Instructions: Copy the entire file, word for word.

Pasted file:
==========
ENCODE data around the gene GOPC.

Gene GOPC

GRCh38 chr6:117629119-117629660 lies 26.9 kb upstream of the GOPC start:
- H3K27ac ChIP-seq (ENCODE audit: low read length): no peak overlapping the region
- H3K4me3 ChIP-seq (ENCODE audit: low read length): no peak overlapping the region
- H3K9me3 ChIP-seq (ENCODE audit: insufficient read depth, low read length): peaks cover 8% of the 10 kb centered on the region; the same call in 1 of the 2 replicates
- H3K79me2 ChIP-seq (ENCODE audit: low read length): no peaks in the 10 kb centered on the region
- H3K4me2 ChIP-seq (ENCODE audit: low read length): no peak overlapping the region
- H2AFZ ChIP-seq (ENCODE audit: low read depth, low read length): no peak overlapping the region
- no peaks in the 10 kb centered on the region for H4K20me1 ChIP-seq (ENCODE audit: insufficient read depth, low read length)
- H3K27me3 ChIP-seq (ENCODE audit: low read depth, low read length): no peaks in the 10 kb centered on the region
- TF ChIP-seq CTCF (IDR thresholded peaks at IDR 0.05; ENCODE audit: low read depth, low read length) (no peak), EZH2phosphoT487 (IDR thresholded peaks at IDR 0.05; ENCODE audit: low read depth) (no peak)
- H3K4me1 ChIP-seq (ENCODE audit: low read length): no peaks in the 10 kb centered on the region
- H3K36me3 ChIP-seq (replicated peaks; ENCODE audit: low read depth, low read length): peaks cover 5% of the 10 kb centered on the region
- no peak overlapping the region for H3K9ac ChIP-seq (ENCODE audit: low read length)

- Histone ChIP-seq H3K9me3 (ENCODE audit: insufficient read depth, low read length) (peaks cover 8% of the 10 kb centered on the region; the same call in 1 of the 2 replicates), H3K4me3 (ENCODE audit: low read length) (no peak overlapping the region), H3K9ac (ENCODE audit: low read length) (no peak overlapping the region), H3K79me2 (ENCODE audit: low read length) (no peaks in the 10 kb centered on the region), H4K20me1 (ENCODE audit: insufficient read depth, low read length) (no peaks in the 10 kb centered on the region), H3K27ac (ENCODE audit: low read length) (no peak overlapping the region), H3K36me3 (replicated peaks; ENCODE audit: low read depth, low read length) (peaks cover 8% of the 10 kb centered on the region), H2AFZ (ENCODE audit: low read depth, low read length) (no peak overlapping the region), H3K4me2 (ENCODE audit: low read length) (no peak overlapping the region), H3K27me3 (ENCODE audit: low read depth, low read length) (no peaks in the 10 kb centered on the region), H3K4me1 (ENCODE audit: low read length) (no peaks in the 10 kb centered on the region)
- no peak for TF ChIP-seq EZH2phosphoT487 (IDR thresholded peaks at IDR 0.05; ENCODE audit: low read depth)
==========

ENCODE data around the gene GOPC.

Gene GOPC

GRCh38 chr6:117629119-117629660 lies 26.9 kb upstream of the GOPC start:
- H3K27ac ChIP-seq (ENCODE audit: low read length): no peak overlapping the region
- H3K4me3 ChIP-seq (ENCODE audit: low read length): no peak overlapping the region
- H3K9me3 ChIP-seq (ENCODE audit: insufficient read depth, low read length): peaks cover 8% of the 10 kb centered on the region; the same call in 1 of the 2 replicates
- H3K79me2 ChIP-seq (ENCODE audit: low read length): no peaks in the 10 kb centered on the region
- H3K4me2 ChIP-seq (ENCODE audit: low read length): no peak overlapping the region
- H2AFZ ChIP-seq (ENCODE audit: low read depth, low read length): no peak overlapping the region
- no peaks in the 10 kb centered on the region for H4K20me1 ChIP-seq (ENCODE audit: insufficient read depth, low read length)
- H3K27me3 ChIP-seq (ENCODE audit: low read depth, low read length): no peaks in the 10 kb centered on the region
- TF ChIP-seq CTCF (IDR thresholded peaks at IDR 0.05; ENCODE audit: low read depth, low read length) (no peak), EZH2phosphoT487 (IDR thresholded peaks at IDR 0.05; ENCODE audit: low read depth) (no peak)
- H3K4me1 ChIP-seq (ENCODE audit: low read length): no peaks in the 10 kb centered on the region
- H3K36me3 ChIP-seq (replicated peaks; ENCODE audit: low read depth, low read length): peaks cover 5% of the 10 kb centered on the region
- no peak overlapping the region for H3K9ac ChIP-seq (ENCODE audit: low read length)

- Histone ChIP-seq H3K9me3 (ENCODE audit: insufficient read depth, low read length) (peaks cover 8% of the 10 kb centered on the region; the same call in 1 of the 2 replicates), H3K4me3 (ENCODE audit: low read length) (no peak overlapping the region), H3K9ac (ENCODE audit: low read length) (no peak overlapping the region), H3K79me2 (ENCODE audit: low read length) (no peaks in the 10 kb centered on the region), H4K20me1 (ENCODE audit: insufficient read depth, low read length) (no peaks in the 10 kb centered on the region), H3K27ac (ENCODE audit: low read length) (no peak overlapping the region), H3K36me3 (replicated peaks; ENCODE audit: low read depth, low read length) (peaks cover 8% of the 10 kb centered on the region), H2AFZ (ENCODE audit: low read depth, low read length) (no peak overlapping the region), H3K4me2 (ENCODE audit: low read length) (no peak overlapping the region), H3K27me3 (ENCODE audit: low read depth, low read length) (no peaks in the 10 kb centered on the region), H3K4me1 (ENCODE audit: low read length) (no peaks in the 10 kb centered on the region)
- no peak for TF ChIP-seq EZH2phosphoT487 (IDR thresholded peaks at IDR 0.05; ENCODE audit: low read depth)